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Over 300 GPs urge police to investigate Dominic Cummings



A GP pressure group has written to the chief constable of Durham police urging investigation into Dominic Cummings’ potential coronavirus lockdown breach.

A letter signed by 300 GP members of the group said its ‘committee and members are writing to you this open letter as general practitioners to formally request investigation of Mr Dominic Cummings, special advisor to the Prime Minister Boris Johnson, to determine if he has committed an offence under Section 15 of the 2020 Health Protection (Coronavirus) Regulations’.

It also raises questions about whether Mr Cummings broke the law in driving his child 60 miles to ‘test his eyesight’.

It comes after Mr Cummings made a press statement about the controversy from the garden of 10 Downing Street last night, during which he said he did not regret his decision to travel 260 miles from London to his parents’ home in Durham when his wife and himself began displaying Covid-19 symptoms.

A joint investigation by the Mirror and the Guardian,  published on 22 May, had said police had investigated Mr Cummings for breaking lockdown rules on which he himself had acted as a senior adviser. More allegations emerged over the weekend, with the revelation that Mr Cummings also drove to a local beauty spot while the family was in Durham.

But Prime Minister Boris Johnson, and members of his cabinet including health secretary Matt Hancock, have defended Mr Cummings, with Mr Johnson declaring on Sunday that his adviser had acted legally and with integrity.

But, in a letter to chief constable Jo Farrell, GP Survival asked Durham police to investigate:

  • ‘If the initial journey he and his family made on or around 28th March 2020 to stay at his parents’ property in Durham was an offence.’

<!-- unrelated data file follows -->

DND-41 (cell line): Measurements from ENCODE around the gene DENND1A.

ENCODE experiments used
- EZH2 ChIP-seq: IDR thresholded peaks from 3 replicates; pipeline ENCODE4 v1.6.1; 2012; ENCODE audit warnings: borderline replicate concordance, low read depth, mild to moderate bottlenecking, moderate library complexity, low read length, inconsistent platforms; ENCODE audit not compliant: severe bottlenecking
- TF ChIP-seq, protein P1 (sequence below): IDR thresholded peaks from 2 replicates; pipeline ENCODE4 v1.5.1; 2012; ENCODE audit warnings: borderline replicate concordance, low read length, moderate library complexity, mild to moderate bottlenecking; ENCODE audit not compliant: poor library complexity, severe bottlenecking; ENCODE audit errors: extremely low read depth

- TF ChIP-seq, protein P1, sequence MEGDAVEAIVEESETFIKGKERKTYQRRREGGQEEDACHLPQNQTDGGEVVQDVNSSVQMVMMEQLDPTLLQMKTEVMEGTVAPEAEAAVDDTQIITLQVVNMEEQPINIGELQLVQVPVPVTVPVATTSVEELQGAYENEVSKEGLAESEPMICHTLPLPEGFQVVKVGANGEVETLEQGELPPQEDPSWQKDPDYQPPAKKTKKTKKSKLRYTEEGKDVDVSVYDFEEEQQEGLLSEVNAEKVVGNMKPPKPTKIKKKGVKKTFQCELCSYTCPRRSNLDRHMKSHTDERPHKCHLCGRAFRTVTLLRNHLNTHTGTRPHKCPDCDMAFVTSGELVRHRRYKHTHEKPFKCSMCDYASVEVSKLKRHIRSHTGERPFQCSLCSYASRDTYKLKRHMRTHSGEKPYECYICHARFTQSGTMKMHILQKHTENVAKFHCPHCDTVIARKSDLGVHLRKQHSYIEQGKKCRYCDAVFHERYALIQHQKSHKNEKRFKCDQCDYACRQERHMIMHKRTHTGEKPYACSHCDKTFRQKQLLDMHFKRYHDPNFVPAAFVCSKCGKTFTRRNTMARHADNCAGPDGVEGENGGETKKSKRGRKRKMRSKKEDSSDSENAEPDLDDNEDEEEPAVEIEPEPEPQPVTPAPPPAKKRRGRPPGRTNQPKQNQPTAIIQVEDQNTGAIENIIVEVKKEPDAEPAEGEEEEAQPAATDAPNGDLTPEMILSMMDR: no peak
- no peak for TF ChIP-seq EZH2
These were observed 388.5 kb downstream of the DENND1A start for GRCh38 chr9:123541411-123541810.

• ‘When Mr Cummings travelled while staying at this property to Barnard Castle on or around 12th April 2020, if this was an offence; we are also concerned he chose to drive a motor vehicle to “test his eyesight” while carrying a child passenger for 60 miles and the risk this posed to other members of the public.’
  • ‘If there is any other evidence of Mr Cummings leaving the Durham property during this period in contravention of the regulations.’
  • ‘If there is evidence that after returning to London in mid-April 2020, Mr Cummings has made further return journeys to Durham or its surroundings and if this was an offence.’

The letter added: ‘GPs have been amongst the many front-line NHS workers in helping to contain and manage the Covid-19 pandemic, and have advised many patients and their families over this period of the need to remain locked down at home, not to travel from home unless an emergency, to self-isolate for up to 14 days if symptomatic, and to remain at their primary residence.

‘We are concerned that these allegations against Mr Cummings, unless resolved, will serve to undermine the public health interventions required to prevent further unnecessary deaths.

‘We feel that due to the potential risk of these unresolved allegations undermining public confidence in the management of the Covid-19 pandemic, it is in the public interest to examine, using what evidence is available to you including ANPR CCTV and other methods to resolve this issue and be able to provide a clear statement to the public if offences had been committed.’

The news comes as this morning, a Cabinet minister resigned in protest at the handling of the situation. Under secretary of state for Scotland Douglas Ross said he could not defend the Government’s position to to his constituents.

In a backbench rebellion, another 20 Conservative MPs have also expressed their views that Mr Cummings should be sacked, while Labour leader Keir Starmer said Mr Johnson was ‘treating the British public with contempt’ in deciding to continue to back his aide. 

Similarly, YouGov polls conducted over the weekend conclude that the majority of the public both feel Cummings’ actions were wrong, and that he should resign.

But he stated in yesterday’s live conference – the first time an unelected adviser has delivered one – that he had not considered resigning, and instead referenced ‘exceptional circumstances’ concerning the care of his child.

Previously, Scottish chief medical officer Dr Catherine Calderwood, and SAGE scientist Professor Neil Ferguson resigned from their roles after being found to have breached the lockdown rules.